Some people will never be able to do certain poses, because of how their joints are configured - we are not all built exactly the same. People have different length arms and legs in proportion to the rest of their body compared with others. Other people can't do certain poses while recovering from an injury.
Most yoga poses have alternatives, so you can do adaptations or sometimes entirely different poses, to work on the same muscle groups. Also some styles of yoga will use blocks, bolsters and straps to help support things like hands which can't reach the floor - it's quite usual to reach down to a block rather than the floor, and it's better to do that than risk injury than going for something you aren't ready for. You don't have to buy things like blocks. Sofa cushion, books, solid box can all work.
There are lots of poses I struggle with. Forward folds, I have too much stomach to fold all the way. There are some poses I can do better than others. And sometimes I can do a beautiful balance, and then next week I can't - hormones also seem to have some effect. Some poses are about confidence and self-belief ' you can't do it because you think you can't.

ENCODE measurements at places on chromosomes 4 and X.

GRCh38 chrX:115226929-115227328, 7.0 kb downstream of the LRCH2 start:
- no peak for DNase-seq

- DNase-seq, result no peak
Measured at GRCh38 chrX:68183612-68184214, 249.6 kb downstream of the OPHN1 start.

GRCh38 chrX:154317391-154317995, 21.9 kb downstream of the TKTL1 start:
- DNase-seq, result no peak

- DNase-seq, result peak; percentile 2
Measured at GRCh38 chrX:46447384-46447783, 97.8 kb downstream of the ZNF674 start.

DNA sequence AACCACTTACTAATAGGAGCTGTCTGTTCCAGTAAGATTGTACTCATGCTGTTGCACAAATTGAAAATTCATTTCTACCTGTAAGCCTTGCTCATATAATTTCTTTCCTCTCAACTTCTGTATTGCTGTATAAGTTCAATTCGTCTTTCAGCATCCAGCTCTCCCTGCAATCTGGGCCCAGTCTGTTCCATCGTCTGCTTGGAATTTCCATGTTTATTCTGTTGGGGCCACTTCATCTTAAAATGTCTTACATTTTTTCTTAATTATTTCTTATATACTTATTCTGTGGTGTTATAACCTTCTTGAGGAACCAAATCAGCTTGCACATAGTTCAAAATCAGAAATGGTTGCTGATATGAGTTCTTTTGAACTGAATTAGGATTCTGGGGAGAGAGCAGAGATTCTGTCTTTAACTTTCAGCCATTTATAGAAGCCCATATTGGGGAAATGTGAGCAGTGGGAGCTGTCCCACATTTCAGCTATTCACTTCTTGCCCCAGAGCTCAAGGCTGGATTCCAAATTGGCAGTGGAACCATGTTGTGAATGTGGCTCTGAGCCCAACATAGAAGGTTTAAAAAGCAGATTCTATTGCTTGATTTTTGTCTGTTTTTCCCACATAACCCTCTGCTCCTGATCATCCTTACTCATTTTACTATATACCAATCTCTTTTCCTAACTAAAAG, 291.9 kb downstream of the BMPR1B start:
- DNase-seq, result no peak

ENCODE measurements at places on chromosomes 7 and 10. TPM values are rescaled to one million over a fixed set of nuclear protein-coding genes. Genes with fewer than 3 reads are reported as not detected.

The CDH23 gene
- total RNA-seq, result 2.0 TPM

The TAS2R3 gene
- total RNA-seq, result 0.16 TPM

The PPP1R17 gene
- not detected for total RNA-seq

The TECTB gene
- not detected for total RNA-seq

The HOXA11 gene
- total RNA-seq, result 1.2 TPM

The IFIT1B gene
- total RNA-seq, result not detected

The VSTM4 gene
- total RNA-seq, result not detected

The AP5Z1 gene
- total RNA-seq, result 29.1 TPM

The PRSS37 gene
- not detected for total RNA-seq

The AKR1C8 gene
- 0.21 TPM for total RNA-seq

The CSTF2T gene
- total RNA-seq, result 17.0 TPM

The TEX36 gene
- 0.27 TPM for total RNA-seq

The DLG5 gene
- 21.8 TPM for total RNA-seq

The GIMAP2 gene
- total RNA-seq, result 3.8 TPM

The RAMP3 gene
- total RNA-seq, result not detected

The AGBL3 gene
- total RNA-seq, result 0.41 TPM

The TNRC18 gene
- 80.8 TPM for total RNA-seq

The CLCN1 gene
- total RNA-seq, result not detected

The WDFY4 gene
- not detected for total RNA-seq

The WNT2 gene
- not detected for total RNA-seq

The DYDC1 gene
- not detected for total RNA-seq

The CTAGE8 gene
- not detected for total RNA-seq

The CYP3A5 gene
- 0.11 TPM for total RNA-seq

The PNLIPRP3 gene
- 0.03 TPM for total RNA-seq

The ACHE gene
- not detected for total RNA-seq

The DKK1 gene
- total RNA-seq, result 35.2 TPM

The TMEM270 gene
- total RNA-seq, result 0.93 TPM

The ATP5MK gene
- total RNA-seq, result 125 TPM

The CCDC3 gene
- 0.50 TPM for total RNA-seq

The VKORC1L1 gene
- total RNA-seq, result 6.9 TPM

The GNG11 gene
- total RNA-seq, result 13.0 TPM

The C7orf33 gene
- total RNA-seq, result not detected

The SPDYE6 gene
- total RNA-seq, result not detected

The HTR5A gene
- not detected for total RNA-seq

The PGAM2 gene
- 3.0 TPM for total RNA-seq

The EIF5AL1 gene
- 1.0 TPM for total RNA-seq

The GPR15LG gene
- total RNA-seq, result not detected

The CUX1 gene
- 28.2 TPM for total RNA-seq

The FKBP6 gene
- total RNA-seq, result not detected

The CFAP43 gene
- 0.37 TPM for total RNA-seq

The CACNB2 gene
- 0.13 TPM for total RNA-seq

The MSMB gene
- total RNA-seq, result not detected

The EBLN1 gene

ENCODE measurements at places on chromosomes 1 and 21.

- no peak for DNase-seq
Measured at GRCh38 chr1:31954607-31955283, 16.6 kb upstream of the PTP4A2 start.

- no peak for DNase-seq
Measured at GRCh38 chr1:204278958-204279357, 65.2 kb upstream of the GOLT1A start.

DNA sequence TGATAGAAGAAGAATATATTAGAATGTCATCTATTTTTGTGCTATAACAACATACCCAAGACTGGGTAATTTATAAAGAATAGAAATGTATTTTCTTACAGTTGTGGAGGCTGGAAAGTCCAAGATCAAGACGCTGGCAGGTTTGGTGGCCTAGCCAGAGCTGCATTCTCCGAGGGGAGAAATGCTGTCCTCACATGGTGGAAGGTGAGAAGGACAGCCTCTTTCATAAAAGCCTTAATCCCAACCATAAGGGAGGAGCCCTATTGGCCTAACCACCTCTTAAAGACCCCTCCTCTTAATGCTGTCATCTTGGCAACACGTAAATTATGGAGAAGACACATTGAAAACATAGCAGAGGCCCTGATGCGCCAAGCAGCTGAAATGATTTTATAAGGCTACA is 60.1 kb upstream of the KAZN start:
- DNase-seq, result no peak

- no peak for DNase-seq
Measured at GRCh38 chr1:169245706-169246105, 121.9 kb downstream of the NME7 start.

You're working with you, not against everyone else in a class. They are not you, you are not them. Listen to your body - don't push beyond your capabilities. Feeling a pose is one thing, but it should only be effort - you shouldn't feel pain. If you do, you need to stop, pull it back.
Keep going - you will get there with practice, but it takes time, and we all expect to be brilliant at the outset...
A beginners class should be emphasising that everyone is different and giving options for less flexible people. Try yoga with Adrienne on YouTube. It's free and she is totally awesome and reassuring.
I used these when recovering from major surgery and it was a lifesaver for me.
And to add ... any yoga class that makes you feel a bit rubbish about yourself is the wrong class for you. Don't feel tied to this one. Shop around.